Meanwhile CAD has been the big underperformer, down 0.56% to 1.3140 after a dovish BoC meeting. While inflation data showed core inflation as expected, tracking just above 2%, the BoC kept its policy rate unchanged at 1.75% but removed its assessment that the current degree of policy accommodation was “appropriate”. The market took the view that the door was left open for a future rate cut and this was later confirmed by Governor Poloz, who indicated as much, with downside risks emerging for inflation. The market prices in almost a full 25bps cut by the July meeting, with Canada’s 2-year rate down 7bps to 1.54%.

The AUD and NZD are little changed relative to levels this time yesterday. The AUD now trades at 0.6843 and NZD trades at 0.6594.  Early this morning, Fitch Ratings affirmed NZ’s long-term credit rating at AA but upgraded the outlook to positive, reflecting NZ’s sound fiscal management and low and declining government debt to GDP ratio. As typical, the announcement had little impact on the NZD.

While markets have shown a sense of calmness following China’s efforts on containing the coronavirus outbreak, we think the lack of a rebound in risk sensitive currencies, such as the AUD and NZD, reflects a sense of cautiousness. China’s efforts to be transparent is a reprieve for markets, but our suspicion is that cautiousness is likely to remain a near term theme nonetheless.  Previous outbreaks such as SARS, suggest the base case should be for a temporary hit to activity, particularly those related to travel, transport and retail. Oil prices may also come under pressure as transport/travel activity decline. The news flow on the virus outbreak remains very fluid, the death toll has almost double in the past 24hrs from 9 to 17 and as we are about to press the send button, Chinese officials have announced a travel ban the city of Wuhan. So for now it remains to be seen if China has managed to contained the outbreak, particularly given the upcoming holidays.

On this score is also worth noting that the World Health Organization will decide later today/early on whether to declare the outbreak a public health emergency of international concern, a designation used for complex epidemics that can cross borders. The United Nations agency said it would meet again Thursday to determine a strategy.

Coming up

  • Australia’s December Labour force report is the domestic highlight today with the ECB rate decision tonight the other key event to watch. New Zealand gets net migration figures (Nov) and the All Industry Activity Index is out in Japan (Dec)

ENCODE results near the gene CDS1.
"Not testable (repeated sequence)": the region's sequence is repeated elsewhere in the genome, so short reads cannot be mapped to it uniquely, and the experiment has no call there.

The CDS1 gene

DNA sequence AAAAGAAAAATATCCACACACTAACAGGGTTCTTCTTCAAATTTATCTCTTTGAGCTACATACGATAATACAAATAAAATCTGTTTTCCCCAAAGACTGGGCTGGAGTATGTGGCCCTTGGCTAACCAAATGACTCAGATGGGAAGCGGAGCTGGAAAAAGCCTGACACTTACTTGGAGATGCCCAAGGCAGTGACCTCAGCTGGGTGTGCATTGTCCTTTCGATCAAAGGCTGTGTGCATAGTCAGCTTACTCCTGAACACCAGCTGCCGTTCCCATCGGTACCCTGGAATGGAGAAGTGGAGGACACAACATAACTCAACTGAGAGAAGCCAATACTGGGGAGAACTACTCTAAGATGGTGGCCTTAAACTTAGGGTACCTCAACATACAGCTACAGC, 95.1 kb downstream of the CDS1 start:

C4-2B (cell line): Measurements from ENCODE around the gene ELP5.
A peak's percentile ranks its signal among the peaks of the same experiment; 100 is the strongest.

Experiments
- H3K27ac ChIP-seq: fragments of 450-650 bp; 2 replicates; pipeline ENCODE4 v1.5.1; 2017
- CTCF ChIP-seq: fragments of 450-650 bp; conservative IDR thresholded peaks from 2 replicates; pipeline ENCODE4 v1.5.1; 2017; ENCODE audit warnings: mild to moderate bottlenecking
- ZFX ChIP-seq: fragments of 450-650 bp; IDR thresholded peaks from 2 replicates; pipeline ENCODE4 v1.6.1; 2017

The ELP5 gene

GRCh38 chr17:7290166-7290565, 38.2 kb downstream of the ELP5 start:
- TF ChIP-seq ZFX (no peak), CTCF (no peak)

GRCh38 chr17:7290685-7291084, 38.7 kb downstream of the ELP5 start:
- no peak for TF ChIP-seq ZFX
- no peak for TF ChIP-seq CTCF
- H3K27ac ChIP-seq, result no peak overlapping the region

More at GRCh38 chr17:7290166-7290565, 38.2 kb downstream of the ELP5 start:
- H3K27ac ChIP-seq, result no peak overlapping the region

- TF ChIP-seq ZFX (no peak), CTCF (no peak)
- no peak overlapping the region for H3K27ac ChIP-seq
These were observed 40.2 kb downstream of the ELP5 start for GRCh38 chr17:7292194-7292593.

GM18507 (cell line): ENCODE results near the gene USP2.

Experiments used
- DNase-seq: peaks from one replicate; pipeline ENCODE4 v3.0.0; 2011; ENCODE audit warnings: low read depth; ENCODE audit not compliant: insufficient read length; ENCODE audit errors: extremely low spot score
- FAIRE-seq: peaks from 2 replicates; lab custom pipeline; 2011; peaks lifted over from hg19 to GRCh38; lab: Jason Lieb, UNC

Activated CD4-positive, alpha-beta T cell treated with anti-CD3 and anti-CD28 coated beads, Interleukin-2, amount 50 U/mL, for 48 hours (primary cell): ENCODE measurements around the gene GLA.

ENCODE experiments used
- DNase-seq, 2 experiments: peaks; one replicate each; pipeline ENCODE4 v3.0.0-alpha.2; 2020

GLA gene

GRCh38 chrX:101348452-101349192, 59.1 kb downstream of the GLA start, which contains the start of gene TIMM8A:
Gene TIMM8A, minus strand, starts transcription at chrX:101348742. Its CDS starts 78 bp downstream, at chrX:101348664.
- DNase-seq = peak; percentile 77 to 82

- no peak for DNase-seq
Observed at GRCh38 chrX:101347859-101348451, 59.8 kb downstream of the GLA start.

• In November, Australia’s employment grew by a sharp 40k after falling 25k a month earlier. While the strong jobs result was welcome news, NAB continues to expect employment growth to slow over the coming months; employment conditions in the NAB survey, job vacancies and SEEK job ads and sub-par growth all suggest demand for workers is waning.

As such, NAB forecasts a weaker increase of 10k in December employment and a tick up in unemployment to 5.3%. Unemployment has been printing between 5.2% and 5.3% since April 2019 and we continue to expect weak private sector activity to result in a gradual rise in unemployment over 2020.

  • The ECB tonight is not expected to yield any surprises. This “in between forecast meeting” is widely expected to leave the current policy setting unchanged while attention at President Lagarde press conference is likely to be on the formal launch of the ECB monetary policy strategic review. That said, one theme to watch out for is whether or not the ECB inches up its optimism on the outlook following January signing of Phase 1 of the US-China trade deal and the signing of the Brexit Withdrawal Agreement.

Market prices

For further FX, Interest rate and Commodities information visit nab.com.au/nabfinancialmarkets

The AUD in November 2023

The AUD in November 2023

1 December 2023

The AUD in November AUD/USD returned to ‘normal’ levels of monthly volatility in November.

The AUD in November 2023